^{2}value of 0.9999 (Table 1). A similar conclusion was obtained for Type 6. In contrast, the fault experimental points (denoted as Point 1 and Point 2 in the corresponding figures) were well identified by the others (Types 2, 3, 4, and 5). This is because their R

^{2}values only ranged from 0.4571 to 0.5627 (Table 1).

**Table 1.**Parameters of the pseudo-second-order model obtained from the nonlinear form and its six linear forms.

Result of Modelling | Result of Re-Modelling | ||||||||||||||
---|---|---|---|---|---|---|---|---|---|---|---|---|---|---|---|

Full Raw Data (n = 16) * | Manipulated Data (n = 14) ** | Revisited Data (n = 16) *** | |||||||||||||

k_{2} | q_{e(2)} | adj-R^{2} | χ^{2} | BIC | k_{2} | q_{e(2)} | adj-R^{2} | χ^{2} | BIC | k_{2} | q_{e(2)} | adj-R^{2} | χ^{2} | BIC | |

1. Nonlinear form | |||||||||||||||

0.2034 | 1.419 | 0.8645 | 2.2 × 10^{−2} | −61.6 | 0.0635 | 1.501 | 0.9972 | 4.2 × 10^{−4} | −113.3 | 0.0635 | 1.501 | 0.9985 | 3.65 × 10^{−4} | −131.0 | |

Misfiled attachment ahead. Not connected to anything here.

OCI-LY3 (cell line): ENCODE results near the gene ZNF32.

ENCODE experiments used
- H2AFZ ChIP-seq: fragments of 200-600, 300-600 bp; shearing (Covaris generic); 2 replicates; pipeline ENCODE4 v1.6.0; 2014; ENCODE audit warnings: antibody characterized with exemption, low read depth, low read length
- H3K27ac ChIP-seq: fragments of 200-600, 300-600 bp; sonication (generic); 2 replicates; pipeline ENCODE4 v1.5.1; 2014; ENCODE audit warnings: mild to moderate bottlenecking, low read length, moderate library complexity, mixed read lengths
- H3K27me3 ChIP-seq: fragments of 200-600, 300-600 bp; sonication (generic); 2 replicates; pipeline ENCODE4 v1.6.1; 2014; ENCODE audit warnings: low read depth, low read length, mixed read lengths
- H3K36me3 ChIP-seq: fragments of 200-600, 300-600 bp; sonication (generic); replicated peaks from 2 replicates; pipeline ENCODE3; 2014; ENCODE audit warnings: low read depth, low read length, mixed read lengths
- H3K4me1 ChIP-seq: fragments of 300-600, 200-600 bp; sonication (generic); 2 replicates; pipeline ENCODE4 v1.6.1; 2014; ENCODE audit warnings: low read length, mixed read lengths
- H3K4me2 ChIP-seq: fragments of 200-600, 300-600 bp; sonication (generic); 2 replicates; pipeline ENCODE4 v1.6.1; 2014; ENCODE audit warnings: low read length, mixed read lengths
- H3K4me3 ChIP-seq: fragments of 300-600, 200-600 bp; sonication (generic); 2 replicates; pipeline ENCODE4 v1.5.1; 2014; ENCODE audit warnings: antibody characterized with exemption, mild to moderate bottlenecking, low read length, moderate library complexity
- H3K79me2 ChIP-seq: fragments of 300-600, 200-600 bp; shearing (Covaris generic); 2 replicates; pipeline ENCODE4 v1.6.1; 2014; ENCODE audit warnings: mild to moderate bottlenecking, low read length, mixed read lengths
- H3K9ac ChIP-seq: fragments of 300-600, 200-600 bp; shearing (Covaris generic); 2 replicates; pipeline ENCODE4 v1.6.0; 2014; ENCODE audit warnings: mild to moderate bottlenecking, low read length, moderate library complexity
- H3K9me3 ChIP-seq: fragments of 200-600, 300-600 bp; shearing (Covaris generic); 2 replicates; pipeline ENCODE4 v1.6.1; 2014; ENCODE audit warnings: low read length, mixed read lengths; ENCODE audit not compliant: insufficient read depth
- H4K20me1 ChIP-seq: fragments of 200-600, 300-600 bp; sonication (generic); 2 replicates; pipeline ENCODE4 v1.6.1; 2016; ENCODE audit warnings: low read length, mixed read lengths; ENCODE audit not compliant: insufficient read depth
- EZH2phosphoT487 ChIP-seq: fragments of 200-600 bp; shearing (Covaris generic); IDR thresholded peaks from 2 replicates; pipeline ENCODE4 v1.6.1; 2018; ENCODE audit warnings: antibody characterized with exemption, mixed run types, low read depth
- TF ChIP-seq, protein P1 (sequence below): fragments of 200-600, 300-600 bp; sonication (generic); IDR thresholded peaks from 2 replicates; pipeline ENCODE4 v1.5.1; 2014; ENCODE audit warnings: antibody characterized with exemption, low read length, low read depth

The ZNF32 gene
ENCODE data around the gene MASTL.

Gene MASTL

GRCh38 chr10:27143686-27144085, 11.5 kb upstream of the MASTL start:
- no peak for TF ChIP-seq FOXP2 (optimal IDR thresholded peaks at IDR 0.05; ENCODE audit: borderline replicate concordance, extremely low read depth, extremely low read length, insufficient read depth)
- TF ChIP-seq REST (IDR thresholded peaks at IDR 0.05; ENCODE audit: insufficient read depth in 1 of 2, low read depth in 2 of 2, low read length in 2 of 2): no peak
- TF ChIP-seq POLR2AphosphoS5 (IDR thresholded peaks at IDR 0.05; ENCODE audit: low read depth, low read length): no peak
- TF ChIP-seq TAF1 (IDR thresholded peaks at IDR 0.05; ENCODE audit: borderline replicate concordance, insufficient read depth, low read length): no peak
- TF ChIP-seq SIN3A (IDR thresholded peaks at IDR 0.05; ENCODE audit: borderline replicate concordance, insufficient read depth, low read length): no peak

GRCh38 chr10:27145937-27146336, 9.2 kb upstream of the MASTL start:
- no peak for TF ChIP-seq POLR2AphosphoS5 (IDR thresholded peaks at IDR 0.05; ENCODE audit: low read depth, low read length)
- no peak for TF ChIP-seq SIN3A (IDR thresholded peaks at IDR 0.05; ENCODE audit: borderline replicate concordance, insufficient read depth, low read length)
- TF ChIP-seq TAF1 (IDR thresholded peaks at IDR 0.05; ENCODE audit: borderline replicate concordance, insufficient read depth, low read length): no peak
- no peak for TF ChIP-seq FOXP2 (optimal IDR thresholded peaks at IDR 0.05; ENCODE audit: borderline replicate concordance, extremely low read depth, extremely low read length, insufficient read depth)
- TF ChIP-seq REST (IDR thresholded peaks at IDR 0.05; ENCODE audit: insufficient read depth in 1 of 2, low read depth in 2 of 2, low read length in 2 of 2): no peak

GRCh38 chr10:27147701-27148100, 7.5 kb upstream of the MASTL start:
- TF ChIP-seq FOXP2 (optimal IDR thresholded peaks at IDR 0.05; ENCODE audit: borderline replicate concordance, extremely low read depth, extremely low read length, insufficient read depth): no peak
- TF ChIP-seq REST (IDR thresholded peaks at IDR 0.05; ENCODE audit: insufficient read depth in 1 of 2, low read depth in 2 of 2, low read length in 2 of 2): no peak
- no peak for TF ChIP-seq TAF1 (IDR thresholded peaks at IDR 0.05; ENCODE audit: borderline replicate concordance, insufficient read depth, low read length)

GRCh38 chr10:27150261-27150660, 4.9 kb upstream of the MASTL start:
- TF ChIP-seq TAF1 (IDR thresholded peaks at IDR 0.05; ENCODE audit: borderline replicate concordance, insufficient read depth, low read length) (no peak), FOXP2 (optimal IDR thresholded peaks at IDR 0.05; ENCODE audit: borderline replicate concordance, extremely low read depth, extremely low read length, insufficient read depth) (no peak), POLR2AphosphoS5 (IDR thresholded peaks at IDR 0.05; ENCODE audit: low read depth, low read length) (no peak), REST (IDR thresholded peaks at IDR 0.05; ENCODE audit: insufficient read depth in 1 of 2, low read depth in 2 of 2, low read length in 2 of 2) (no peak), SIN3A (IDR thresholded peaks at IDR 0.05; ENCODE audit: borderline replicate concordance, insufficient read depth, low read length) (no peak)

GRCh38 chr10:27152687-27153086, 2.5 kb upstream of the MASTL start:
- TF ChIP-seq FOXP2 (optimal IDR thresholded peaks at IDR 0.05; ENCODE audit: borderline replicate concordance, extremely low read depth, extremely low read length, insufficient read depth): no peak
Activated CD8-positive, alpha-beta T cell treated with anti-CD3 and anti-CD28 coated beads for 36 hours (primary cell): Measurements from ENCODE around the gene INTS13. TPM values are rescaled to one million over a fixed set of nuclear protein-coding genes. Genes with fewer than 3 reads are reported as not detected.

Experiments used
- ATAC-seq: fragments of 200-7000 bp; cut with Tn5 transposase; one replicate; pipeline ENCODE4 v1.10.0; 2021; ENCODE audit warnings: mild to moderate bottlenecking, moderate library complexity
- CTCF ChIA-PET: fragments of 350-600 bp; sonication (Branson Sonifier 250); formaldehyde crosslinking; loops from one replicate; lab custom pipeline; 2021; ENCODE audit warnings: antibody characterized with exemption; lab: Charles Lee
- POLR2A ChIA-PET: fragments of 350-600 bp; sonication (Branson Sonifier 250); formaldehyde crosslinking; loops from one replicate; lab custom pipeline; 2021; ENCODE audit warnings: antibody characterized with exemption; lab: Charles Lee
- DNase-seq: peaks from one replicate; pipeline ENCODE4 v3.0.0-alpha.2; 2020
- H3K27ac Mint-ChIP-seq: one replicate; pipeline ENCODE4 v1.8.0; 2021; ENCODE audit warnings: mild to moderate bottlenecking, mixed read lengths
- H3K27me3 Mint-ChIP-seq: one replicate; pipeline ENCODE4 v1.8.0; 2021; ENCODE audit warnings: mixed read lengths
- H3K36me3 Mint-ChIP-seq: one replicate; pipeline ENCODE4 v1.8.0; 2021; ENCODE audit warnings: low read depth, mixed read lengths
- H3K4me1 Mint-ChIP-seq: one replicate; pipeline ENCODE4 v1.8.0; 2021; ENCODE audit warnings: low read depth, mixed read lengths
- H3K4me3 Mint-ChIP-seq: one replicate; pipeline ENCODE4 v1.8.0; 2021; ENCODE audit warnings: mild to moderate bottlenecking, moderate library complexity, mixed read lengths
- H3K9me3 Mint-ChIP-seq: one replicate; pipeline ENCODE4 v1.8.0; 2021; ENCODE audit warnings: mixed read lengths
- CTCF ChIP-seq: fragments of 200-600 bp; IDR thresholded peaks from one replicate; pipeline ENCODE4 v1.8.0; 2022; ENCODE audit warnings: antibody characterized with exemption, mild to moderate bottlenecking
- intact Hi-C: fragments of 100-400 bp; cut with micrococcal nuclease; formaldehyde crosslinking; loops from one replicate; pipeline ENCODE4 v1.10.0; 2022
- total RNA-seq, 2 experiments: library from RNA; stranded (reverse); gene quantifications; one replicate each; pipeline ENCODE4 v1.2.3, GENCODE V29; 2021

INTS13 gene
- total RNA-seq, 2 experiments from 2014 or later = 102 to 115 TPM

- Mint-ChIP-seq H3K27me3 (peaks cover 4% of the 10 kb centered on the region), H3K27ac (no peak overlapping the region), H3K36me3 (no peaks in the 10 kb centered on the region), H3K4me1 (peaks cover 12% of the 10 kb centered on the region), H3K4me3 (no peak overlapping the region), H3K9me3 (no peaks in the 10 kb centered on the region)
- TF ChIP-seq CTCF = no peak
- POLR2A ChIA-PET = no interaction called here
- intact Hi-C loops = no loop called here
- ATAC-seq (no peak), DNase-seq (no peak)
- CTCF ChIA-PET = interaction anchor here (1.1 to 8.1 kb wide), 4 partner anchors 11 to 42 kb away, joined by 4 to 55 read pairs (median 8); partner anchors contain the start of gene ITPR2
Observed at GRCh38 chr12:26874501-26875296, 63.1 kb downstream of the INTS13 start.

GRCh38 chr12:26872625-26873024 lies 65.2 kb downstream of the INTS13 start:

2. Linear forms | |||||||||||||||

Type 1 | 0.0711 | 1.504 | 0.9999 | 3.1 × 10^{−2} | −52.1 | 0.0624 | 1.504 | 0.9999 | 4.6 × 10^{−4} | −104.4 | 0.0625 | 1.504 | 0.9999 | 4.0 × 10^{−4} | −121.9 |

Type 2 | 0.856 | 1.309 | 0.5627 | 3.4 × 10^{−2} | −50.8 | 0.0701 | 1.489 | 0.9793 | 6.0 × 10^{−4} | −100.8 | 0.0633 | 1.504 | 0.9999 | 4.0 × 10^{−4} | −121.9 |

Type 3 | 0.746 | 1.348 | 0.4571 | 3.1 × 10^{−2} | −52.3 | 0.0673 | 1.495 | 0.9731 | 6.0 × 10^{−4} | −100.8 | 0.0641 | 1.500 | 0.9953 | 3.9 × 10^{−4} | −122.1 |

Type 4 | 0.3498 | 1.418 | 0.4571 | 2.6 × 10^{−2} | −55.2 | 0.0656 | 1.498 | 0.9731 | 6.0 × 10^{−4} | −100.8 | 0.0638 | 1.501 | 0.9953 | 3.9 × 10^{−4} | −122.1 |